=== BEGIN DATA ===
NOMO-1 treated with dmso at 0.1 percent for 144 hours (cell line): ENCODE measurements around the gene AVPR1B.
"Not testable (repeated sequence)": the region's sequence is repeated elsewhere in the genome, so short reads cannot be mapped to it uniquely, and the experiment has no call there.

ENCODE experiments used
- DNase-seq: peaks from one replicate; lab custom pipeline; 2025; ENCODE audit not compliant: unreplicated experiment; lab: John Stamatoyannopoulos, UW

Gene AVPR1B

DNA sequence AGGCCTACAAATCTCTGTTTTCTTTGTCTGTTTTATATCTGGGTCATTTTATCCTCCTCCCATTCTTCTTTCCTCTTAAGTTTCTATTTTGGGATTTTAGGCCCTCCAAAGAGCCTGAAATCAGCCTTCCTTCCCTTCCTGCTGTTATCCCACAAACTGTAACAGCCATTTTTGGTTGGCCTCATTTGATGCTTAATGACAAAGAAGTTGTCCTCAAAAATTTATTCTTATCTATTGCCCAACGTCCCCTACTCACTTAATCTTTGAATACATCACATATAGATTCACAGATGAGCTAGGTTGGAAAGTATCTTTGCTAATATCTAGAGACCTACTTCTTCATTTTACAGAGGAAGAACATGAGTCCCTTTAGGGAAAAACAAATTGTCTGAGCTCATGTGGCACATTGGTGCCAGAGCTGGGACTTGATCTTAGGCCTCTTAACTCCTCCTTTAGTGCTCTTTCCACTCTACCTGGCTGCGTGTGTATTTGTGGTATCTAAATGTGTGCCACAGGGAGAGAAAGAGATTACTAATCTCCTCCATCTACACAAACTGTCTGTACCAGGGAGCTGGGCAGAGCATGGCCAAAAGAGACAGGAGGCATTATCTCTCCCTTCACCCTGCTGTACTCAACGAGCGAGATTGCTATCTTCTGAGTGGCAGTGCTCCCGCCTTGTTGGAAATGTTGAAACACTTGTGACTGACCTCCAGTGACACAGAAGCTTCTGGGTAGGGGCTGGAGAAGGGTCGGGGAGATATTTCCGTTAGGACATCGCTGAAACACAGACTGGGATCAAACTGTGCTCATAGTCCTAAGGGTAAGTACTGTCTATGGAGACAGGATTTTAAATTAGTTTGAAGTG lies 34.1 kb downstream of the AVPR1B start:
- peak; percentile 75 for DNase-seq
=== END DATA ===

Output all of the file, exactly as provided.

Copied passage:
NOMO-1 treated with dmso at 0.1 percent for 144 hours (cell line): ENCODE measurements around the gene AVPR1B.
"Not testable (repeated sequence)": the region's sequence is repeated elsewhere in the genome, so short reads cannot be mapped to it uniquely, and the experiment has no call there.

ENCODE experiments used
- DNase-seq: peaks from one replicate; lab custom pipeline; 2025; ENCODE audit not compliant: unreplicated experiment; lab: John Stamatoyannopoulos, UW

Gene AVPR1B

DNA sequence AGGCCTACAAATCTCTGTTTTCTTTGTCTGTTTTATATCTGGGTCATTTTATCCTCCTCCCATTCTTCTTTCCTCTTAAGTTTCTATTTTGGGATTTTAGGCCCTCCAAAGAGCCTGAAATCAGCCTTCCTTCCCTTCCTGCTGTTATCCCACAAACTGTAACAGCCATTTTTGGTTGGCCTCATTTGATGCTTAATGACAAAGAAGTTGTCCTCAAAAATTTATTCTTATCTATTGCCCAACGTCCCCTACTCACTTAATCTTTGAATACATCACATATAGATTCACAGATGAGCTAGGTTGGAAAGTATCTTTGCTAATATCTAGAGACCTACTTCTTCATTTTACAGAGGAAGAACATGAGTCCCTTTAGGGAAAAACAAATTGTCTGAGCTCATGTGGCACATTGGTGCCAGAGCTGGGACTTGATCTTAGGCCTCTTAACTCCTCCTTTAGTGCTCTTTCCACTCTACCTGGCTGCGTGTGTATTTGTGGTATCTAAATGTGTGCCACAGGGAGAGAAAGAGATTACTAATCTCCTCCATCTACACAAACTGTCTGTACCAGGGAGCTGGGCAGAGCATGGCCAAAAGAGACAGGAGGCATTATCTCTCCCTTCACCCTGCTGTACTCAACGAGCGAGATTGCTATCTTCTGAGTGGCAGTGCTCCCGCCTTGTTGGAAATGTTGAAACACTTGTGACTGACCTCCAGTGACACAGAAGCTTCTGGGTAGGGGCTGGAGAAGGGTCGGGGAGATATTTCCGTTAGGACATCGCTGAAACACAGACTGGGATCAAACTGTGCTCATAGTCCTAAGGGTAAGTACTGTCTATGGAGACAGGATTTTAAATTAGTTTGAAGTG lies 34.1 kb downstream of the AVPR1B start:
- peak; percentile 75 for DNase-seq